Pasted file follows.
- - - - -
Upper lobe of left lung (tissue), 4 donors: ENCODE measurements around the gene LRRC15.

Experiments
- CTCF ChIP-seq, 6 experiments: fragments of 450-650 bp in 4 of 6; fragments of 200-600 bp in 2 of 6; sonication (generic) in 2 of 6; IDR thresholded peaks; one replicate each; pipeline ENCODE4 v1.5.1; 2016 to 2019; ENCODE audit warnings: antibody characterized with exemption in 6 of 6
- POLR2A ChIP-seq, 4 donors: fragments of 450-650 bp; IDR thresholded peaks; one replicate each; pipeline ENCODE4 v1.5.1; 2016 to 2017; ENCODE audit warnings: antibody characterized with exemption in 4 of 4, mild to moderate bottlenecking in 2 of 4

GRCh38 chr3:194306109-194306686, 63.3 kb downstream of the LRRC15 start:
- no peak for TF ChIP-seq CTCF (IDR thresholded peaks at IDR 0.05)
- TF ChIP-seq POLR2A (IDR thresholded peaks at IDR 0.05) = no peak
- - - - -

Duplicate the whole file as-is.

Upper lobe of left lung (tissue), 4 donors: ENCODE measurements around the gene LRRC15.

Experiments
- CTCF ChIP-seq, 6 experiments: fragments of 450-650 bp in 4 of 6; fragments of 200-600 bp in 2 of 6; sonication (generic) in 2 of 6; IDR thresholded peaks; one replicate each; pipeline ENCODE4 v1.5.1; 2016 to 2019; ENCODE audit warnings: antibody characterized with exemption in 6 of 6
- POLR2A ChIP-seq, 4 donors: fragments of 450-650 bp; IDR thresholded peaks; one replicate each; pipeline ENCODE4 v1.5.1; 2016 to 2017; ENCODE audit warnings: antibody characterized with exemption in 4 of 4, mild to moderate bottlenecking in 2 of 4

GRCh38 chr3:194306109-194306686, 63.3 kb downstream of the LRRC15 start:
- no peak for TF ChIP-seq CTCF (IDR thresholded peaks at IDR 0.05)
- TF ChIP-seq POLR2A (IDR thresholded peaks at IDR 0.05) = no peak